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You will have the unique opportunity to get to know our resident animals and participate in a cause that makes a difference to disabled farm animals!

Our animals are on a very structured routine. This is the reason we need reliable and committed individuals.

  • Being able to commit to one day a week the same day every week is extremely helpful for me, other volunteers, and the animals to know that we can count on that day being covered.

  • Retirees are welcome.

  • For the most part, the sanctuary is run by me - from caring for the babes, social media, website upkeep, and running the nonprofit.  There's only so many hours in the day to wear all these different hats and it can be incredibly exhausting that's why having regular volunteers is so helpful and appreciated. 

  • We are not a large sanctuary that has volunteers in and out throughout the day. We have a dedicated few that help with animal care and other chores. This is the reason that the animals and I depend on you for consistency, commitment, and reliability.

  • The volunteer tasks consist of cleaning our animal residents’ living areas, so there is a lot of poop and hay involved. 

  • Cleaning water bowls/troughs and filling them, discarding soiled bedding and replacing with fresh bedding, helping with bandage changes and the wheelchair goats...etc. Keeping other areas clean and organized. Each task directly contributes to the absolute best quality of care for our residents! Other related tasks may include helping other team members, etc. We need help year-round, rain or shine, so please be prepared!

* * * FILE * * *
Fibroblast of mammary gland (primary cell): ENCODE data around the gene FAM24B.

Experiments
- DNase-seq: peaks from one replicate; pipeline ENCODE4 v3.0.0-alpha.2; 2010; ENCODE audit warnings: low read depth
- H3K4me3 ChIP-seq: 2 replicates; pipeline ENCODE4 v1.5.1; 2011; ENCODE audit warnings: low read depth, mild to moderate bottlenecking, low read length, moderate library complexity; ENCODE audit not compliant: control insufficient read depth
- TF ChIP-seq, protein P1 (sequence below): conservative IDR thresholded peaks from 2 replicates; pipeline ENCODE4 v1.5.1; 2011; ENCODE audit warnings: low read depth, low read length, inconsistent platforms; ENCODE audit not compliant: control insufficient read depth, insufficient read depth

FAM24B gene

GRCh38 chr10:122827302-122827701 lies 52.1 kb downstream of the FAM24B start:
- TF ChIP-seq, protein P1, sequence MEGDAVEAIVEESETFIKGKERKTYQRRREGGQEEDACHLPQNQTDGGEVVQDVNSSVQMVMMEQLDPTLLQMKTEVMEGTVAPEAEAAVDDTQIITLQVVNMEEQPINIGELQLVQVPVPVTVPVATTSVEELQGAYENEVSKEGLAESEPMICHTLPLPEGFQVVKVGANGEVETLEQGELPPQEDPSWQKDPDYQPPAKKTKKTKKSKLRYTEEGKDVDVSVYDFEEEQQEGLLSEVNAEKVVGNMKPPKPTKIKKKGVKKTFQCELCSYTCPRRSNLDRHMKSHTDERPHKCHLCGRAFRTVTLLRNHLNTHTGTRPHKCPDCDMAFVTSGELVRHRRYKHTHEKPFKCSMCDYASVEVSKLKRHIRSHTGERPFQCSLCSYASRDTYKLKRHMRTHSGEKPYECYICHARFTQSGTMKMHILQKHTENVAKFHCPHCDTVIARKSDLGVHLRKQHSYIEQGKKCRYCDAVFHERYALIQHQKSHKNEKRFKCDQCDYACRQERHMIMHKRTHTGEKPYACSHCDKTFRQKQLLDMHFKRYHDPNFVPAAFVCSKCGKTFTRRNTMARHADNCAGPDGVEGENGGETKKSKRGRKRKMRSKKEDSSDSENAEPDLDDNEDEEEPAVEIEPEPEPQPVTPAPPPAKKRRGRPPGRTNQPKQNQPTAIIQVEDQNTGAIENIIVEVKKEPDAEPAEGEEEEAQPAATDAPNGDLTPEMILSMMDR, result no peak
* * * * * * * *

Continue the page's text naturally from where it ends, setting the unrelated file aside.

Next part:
• Tasks include walking, bending, and lifting. 

  • Being aware of something that may need to get done and taking the initiative to just do it on your own is a wonderful skill that I sincerely appreciate!

  • We ask that you only apply if you are truly committed and interested in volunteering. It takes a significant amount of time to train new volunteers. Those are precious hours that are taken away caring from our disabled animal residents.

  • As we invest time and energy into your training, we ask that you invest time and energy as well.

  • Please read through our mission to make sure your compassion aligns with ours.

  • Must be able to work as a team and individually.

  • No Smoking anywhere on premises

  • College students are welcome, however: 

  1.   Due to the time spent for training-we request a minimum of 25 hours to be completed.


Please understand that the sanctuary is a place for the animals. We are not open to the public for this reason. Their care, comfort and well-being are our top priority. It takes special people with compassionate hearts to care for disabled animals. 

Age Restrictions

Volunteers must be at least 18 years of age. Those that are 15-17 can volunteer on a trial basis. Parents will be required to volunteer alongside their child the first time.

Volunteering Tips

Boots are a must! No sandals/sneakers. Clothing is likely to get dirty, so keep that in mind when deciding what to wear. The majority of work is outside. Dress for the weather! Work gloves are also a great idea if you have them available. We always have water/beverages/snacks available.

Morning Feeder

  • Start time varies with season and days - 7:30am/8:00am until done. Some like to come in early to beat the heat of the Summer.

  • You will be responsible for following a checklist and putting feed together for all animal residents - this includes, but not limited to; supplements, measuring feed out, soaking pellets (where needed), adding medications (as needed), changing/cleaning water buckets. Refilling feed bins when low, gathering designated bowls after feeding and washing storing away.

  • Training Required. Training Shifts are hands-on shifts where new volunteers learn safety protocols, policies and procedures, and are shown animal care procedures by an experienced volunteer.